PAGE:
One of the state’s most active volcanoes, Bogoslof, has prompted aviation warnings.
Another year, another eruption for one of Alaska’s most active volcanoes—and more potential delays on a heavily trafficked international flight path as a result.
The volcano, Bogoslof, erupted most recently this weekend, sending a 36,000-foot ash cloud over the Aleutian Islands. In response to the eruption, experts from the Alaska Volcano Observatory (AVO) issued an aviation warning, since volcanic ash can damage aircraft engines.
According to a report on CNN, this warning could trigger significant delays to international travel. The Bogoslof volcano sits beneath one of the busiest flight paths between Asia and North America, and aircraft often are instructed to fly around or over ash clouds. (In extenuating circumstances, planes have even been grounded due to hazards from the airborne ash.)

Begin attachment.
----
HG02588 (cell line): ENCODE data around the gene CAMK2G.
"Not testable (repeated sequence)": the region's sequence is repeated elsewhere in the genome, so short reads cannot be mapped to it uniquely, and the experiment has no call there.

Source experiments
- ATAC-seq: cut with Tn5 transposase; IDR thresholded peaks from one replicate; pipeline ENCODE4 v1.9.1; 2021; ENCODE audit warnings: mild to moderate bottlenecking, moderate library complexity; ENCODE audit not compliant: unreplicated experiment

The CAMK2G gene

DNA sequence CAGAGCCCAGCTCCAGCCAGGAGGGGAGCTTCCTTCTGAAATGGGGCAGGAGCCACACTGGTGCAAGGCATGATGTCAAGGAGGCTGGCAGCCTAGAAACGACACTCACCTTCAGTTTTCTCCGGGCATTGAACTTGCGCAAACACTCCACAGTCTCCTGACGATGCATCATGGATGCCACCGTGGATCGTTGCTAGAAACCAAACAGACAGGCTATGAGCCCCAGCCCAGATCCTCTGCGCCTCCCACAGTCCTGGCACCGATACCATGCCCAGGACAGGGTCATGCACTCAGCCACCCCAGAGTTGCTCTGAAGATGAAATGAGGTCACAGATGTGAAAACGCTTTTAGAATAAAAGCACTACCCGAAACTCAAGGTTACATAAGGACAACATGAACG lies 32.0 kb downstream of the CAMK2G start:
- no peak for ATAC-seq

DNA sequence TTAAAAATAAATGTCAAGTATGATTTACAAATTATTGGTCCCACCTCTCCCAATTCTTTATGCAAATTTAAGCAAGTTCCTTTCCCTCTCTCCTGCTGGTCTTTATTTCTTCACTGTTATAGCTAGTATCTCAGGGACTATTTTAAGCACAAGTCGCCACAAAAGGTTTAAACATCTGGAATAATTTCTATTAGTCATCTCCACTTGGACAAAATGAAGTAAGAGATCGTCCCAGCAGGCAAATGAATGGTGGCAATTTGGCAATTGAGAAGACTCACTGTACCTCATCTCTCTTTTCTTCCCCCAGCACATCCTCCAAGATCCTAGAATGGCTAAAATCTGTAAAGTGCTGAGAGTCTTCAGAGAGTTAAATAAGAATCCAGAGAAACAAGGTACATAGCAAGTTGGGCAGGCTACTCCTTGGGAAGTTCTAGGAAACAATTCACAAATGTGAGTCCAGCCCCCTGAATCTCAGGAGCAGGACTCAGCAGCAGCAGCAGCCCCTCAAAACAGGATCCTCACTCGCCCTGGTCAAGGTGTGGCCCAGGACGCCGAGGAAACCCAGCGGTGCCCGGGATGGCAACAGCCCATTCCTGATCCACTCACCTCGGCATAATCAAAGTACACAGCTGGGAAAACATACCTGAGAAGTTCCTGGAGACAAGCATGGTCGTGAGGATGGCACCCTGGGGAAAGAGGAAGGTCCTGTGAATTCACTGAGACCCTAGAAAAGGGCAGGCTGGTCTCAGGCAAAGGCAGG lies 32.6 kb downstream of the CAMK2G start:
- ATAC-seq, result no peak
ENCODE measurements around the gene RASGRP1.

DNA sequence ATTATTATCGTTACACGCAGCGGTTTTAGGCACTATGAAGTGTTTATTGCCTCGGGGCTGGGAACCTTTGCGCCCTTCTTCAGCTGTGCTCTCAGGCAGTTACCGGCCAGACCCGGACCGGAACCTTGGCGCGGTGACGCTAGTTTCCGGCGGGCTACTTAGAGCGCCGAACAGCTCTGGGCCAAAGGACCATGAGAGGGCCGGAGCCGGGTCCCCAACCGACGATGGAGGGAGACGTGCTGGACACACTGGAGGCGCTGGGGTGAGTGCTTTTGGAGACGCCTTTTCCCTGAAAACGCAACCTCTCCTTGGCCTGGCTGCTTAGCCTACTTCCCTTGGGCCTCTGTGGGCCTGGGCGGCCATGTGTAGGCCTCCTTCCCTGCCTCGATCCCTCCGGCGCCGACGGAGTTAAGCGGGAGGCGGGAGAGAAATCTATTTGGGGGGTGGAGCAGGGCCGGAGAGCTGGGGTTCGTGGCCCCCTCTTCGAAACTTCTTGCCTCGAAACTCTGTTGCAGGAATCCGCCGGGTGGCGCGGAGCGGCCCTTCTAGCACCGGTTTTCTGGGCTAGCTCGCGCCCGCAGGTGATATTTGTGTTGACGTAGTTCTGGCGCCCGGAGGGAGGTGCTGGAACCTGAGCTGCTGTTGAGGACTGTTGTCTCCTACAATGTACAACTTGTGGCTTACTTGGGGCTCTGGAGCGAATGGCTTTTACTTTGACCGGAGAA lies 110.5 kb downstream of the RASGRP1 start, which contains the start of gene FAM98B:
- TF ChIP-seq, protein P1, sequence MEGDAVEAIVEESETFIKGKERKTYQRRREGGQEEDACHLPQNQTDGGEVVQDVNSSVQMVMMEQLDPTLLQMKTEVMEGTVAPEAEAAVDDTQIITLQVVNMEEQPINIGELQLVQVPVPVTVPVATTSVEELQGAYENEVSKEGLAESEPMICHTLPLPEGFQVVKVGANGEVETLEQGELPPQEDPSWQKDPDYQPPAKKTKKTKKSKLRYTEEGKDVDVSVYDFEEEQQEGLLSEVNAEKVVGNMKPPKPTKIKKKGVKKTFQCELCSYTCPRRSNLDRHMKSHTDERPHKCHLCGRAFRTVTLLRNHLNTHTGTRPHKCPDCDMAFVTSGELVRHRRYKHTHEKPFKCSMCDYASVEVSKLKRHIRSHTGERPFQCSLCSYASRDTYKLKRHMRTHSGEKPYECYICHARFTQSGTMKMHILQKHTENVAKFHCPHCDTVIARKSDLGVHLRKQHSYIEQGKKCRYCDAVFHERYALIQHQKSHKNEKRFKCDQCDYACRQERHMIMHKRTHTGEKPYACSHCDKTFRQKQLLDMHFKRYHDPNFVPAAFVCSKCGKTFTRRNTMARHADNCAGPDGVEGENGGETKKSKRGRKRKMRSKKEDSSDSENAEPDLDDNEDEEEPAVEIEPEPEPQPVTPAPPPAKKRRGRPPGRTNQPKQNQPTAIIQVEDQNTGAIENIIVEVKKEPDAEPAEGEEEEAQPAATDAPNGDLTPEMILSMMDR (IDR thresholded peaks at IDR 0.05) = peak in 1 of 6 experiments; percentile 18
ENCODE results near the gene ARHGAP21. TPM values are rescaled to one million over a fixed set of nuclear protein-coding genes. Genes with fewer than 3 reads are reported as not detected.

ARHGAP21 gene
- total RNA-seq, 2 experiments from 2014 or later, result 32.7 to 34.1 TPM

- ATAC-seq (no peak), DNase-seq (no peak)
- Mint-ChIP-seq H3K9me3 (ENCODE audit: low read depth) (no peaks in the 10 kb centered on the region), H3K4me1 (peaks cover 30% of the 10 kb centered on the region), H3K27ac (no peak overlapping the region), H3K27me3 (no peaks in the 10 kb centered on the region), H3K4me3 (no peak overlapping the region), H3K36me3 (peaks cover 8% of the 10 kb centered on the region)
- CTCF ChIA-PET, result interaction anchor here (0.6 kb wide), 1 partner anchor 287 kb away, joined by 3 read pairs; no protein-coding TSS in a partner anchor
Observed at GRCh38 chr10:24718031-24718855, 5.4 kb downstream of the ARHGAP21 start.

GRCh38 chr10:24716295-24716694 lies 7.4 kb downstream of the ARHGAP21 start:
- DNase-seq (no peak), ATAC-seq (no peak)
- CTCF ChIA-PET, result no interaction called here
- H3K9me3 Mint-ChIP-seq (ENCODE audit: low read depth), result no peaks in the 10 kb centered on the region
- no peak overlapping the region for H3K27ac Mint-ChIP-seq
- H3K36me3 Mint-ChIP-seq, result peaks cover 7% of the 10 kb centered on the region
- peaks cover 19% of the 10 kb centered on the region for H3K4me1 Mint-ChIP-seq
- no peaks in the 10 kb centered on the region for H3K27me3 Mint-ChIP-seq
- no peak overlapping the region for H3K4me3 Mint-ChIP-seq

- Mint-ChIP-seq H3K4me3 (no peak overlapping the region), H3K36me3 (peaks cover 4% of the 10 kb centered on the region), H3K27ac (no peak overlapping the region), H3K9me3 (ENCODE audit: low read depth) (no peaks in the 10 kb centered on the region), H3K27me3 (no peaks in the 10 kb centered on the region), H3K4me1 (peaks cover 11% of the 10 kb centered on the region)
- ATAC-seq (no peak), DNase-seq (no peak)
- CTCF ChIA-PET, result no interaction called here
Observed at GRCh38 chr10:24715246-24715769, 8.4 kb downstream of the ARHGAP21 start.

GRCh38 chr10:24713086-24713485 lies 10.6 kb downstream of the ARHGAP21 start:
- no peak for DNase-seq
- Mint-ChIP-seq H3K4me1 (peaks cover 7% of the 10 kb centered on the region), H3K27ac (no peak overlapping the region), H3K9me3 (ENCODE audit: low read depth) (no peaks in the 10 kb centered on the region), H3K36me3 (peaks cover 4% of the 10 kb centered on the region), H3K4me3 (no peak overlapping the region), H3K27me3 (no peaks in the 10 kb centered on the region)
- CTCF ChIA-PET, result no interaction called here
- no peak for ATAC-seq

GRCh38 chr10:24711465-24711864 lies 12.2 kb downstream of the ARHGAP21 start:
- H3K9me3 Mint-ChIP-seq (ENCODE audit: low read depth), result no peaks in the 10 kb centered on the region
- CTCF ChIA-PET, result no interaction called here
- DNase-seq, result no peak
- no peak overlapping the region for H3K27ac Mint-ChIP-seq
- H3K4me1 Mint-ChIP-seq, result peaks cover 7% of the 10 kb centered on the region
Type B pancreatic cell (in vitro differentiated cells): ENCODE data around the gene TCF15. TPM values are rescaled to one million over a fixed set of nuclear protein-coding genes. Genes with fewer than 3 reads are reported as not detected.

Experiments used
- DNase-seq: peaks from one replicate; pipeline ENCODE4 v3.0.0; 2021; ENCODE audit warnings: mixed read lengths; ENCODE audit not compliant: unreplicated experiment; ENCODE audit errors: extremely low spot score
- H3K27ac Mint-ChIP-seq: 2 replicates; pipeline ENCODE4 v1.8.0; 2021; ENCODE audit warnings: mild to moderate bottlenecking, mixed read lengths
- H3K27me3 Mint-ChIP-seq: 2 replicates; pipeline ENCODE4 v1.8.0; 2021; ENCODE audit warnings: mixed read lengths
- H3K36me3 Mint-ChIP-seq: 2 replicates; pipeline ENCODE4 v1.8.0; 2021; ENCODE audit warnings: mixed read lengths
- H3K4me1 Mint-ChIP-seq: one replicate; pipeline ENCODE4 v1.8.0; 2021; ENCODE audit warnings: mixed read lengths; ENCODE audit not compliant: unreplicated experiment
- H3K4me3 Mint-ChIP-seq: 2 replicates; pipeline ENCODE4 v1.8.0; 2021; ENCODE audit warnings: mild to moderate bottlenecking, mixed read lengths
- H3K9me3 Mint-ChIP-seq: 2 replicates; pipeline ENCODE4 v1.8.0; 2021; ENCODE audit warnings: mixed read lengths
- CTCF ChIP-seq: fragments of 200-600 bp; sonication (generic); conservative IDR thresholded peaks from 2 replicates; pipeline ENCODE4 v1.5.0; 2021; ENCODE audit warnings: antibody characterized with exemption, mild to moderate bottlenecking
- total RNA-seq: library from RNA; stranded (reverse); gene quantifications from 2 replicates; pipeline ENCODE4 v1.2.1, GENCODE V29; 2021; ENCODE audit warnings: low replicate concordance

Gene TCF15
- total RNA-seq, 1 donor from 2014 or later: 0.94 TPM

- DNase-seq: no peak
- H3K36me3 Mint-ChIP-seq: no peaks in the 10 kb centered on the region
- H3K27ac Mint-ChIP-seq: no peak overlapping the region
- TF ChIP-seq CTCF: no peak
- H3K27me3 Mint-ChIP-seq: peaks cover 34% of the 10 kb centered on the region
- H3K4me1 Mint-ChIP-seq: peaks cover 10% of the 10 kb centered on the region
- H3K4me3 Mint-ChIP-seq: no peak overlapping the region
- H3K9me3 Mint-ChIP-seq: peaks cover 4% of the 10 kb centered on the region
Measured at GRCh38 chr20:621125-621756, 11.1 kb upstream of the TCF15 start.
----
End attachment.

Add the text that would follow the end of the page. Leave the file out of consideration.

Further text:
This weekend’s eruption marks the second time in the past three months that Bogoslof has gone off; the last time, in May, also triggered some flight delays. All told, the volcano 850 miles southwest of Anchorage has been active since December 2016.
The most recent eruption prompted an alert level of red, the highest possible alert. The previous eruption, in May, was labeled as a red alert for the first few days, before being downgraded to alert level orange.
As of press time, the Bogoslof eruption hadn’t caused more than minor air traffic delays. Still, because the geologic feature is so unpredictable, it’s completely plausible that subsequent eruptions could create ash clouds even larger than the one from this weekend, prompting a slowdown or shutdown of air traffic in the area.
The most famous volcano-induced travel delays of the past decade occurred in April 2010, when a major eruption of the Eyjafjallajokull volcano in Iceland caused a six-day disruption, Europe’s largest air-traffic shutdown since World War II.